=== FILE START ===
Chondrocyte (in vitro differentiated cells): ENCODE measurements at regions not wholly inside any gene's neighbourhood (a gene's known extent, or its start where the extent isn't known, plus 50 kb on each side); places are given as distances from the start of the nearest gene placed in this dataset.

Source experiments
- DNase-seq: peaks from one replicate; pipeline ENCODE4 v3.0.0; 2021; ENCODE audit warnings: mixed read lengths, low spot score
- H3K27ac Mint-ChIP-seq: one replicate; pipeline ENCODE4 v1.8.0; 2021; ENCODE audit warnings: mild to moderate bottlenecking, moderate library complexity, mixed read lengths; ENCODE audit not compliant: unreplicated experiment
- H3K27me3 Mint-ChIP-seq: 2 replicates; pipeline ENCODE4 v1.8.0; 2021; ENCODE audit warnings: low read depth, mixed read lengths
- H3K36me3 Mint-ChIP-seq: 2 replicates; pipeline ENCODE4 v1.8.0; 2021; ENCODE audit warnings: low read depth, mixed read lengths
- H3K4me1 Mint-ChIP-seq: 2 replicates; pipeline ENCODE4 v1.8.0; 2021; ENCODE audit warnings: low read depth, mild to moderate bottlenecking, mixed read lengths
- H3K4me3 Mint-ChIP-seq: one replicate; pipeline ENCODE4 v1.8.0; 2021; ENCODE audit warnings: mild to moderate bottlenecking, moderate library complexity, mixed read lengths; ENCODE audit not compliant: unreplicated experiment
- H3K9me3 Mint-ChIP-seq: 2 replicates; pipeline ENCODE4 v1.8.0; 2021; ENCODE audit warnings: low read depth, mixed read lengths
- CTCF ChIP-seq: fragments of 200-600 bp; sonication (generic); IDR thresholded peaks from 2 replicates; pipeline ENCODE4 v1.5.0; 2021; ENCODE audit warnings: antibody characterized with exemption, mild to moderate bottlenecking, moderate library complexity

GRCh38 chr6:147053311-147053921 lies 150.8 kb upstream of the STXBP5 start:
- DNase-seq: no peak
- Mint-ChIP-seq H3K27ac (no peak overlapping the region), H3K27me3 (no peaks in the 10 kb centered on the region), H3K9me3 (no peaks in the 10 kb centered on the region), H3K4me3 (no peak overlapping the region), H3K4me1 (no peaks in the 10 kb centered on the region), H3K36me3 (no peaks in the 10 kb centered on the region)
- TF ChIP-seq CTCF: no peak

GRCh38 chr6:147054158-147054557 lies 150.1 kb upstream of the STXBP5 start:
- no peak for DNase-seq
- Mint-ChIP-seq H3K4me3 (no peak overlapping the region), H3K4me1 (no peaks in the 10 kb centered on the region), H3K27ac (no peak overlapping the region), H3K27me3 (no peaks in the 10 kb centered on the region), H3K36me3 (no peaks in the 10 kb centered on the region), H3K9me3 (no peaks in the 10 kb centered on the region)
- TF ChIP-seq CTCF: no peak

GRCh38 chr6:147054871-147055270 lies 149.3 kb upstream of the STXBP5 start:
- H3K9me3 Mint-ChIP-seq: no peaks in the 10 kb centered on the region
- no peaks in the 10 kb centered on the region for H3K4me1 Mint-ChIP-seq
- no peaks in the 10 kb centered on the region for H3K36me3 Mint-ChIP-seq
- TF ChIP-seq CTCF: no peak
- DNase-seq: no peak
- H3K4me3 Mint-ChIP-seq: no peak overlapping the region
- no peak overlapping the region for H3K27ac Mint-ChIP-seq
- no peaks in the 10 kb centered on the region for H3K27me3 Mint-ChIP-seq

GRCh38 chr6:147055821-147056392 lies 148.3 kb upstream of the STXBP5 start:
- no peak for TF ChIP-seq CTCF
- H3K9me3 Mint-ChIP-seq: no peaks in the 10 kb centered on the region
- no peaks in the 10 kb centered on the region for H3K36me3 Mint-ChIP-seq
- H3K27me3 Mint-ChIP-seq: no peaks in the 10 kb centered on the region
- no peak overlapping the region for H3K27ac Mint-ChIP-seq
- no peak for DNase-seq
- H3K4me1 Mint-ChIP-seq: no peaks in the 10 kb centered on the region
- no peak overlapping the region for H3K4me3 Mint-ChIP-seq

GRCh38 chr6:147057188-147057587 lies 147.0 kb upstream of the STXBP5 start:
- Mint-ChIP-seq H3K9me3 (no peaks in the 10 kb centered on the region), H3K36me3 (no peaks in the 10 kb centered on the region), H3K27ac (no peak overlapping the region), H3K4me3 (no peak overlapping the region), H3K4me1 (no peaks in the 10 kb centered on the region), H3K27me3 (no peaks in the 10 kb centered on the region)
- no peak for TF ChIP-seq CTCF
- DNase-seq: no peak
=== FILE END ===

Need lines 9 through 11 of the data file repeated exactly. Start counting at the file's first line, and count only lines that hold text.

- H3K9me3 Mint-ChIP-seq: 2 replicates; pipeline ENCODE4 v1.8.0; 2021; ENCODE audit warnings: low read depth, mixed read lengths
- CTCF ChIP-seq: fragments of 200-600 bp; sonication (generic); IDR thresholded peaks from 2 replicates; pipeline ENCODE4 v1.5.0; 2021; ENCODE audit warnings: antibody characterized with exemption, mild to moderate bottlenecking, moderate library complexity

GRCh38 chr6:147053311-147053921 lies 150.8 kb upstream of the STXBP5 start: